It was testified that there are over 160 FHA-subsidized multi-family projects in Georgia and that, during the present era of rising operating costs, the HUD Georgia office has been processing about two rent increases a year in connection with these projects. It takes little imagination to conceive of the necessity of a sizable team of hearing examiners continuously engaging in adversary proceedings (with all that such entails) if plaintiffs were granted the right to an adjudicatory hearing. The inevitable result would be considerable delay in processing rent increases and a concomitant adverse effect on the ultimate objective here; the provision of housing for lower income families. It is doubtful that developers would continue to participate in programs such as Section 236 housing if the adjudicatory process is imposed every time an increase in rent is needed. This Court is of the opinion that whatever additional advantages an adjudicatory hearing would provide to the tenants over what is provided in the HUD regulations are far outweighed by the foreseeable consequences for the overall program.

That some tenants might have to move out as a result of a rent increase does not change the holdings in the cases cited above. In most of these cases, the Courts specifically recognized that, given the income level served by these projects, some tenants might indeed have to move out because of the increased cost of leasing their dwelling. However, the Courts also recognized the existence of economic facts and, balancing the interests, held that the interests of all concerned would best be served by allowing the rent determination process to proceed with limited involvement based on an opportunity for the tenants to present written objections. It is doubtful that the interests of the tenants would be served to any greater extent than by the limited participation provided by the HUD regulations. On the other hand, an entitlement to an adversary hearing could result in desperately needed rent increases being significantly delayed, thus impairing the continued financial soundness of the project even perhaps to the extent of resulting in foreclosure.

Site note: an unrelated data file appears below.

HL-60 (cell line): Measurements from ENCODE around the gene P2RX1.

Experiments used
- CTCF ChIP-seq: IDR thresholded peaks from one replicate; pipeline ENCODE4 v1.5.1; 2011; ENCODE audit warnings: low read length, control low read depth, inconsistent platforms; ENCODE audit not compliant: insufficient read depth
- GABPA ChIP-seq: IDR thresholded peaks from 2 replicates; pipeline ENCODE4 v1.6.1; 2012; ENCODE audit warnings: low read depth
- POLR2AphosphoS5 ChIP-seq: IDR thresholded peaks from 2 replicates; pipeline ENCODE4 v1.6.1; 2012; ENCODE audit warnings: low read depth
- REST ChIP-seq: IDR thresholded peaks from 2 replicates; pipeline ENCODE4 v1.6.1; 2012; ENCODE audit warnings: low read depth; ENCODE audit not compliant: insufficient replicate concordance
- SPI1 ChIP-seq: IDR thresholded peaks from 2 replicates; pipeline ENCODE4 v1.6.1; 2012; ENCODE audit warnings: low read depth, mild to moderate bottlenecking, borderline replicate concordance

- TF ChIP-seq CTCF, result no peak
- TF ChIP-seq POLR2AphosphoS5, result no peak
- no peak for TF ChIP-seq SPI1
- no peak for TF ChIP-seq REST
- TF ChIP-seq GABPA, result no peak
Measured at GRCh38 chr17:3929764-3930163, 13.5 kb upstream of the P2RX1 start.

Therefore, it does not and cannot follow that, because a tenant might be entitled to an adversary hearing in the context of an eviction action, a tenant suffering a rent increase should likewise receive the opportunity for a full-scale hearing. The former (eviction) involves an individualized determination with minimal impact on the continued financial stability of the project; the latter involves a large number of people as well as the economic well-being of the project. This important distinction is well-drawn in Thompson, supra.

*1233 The Court therefore holds that plaintiffs have sufficient property interest under the Section 236 program to invoke due process, but that they are not entitled to greater participation in the rent increase process than that outlined in the Bloodworth and Geneva Towers cases and the new HUD regulations. More particularly, they are not entitled to an adjudicatory hearing.


In addition to the due process claim and the attack upon the failure of HUD to proceed according to its regulations, plaintiffs also challenge the substance of the rent increase in that "certain erroneous statements of fact" were made to HUD by the mortgagor and that the rent increase allowed by HUD was in violation of 12 U.S.C. § 1715z-1(f). These assertions pertain to an alleged presumption that the Georgia Power Company would get 100% of the rate increase request that was pending before the Georgia Public Service Commission, the failure of HUD to check with public authorities on the amount of taxes to be charged the owner of McLendon Gardens, and the allowance of a rate of return on equity, on the basis of a fixed formula.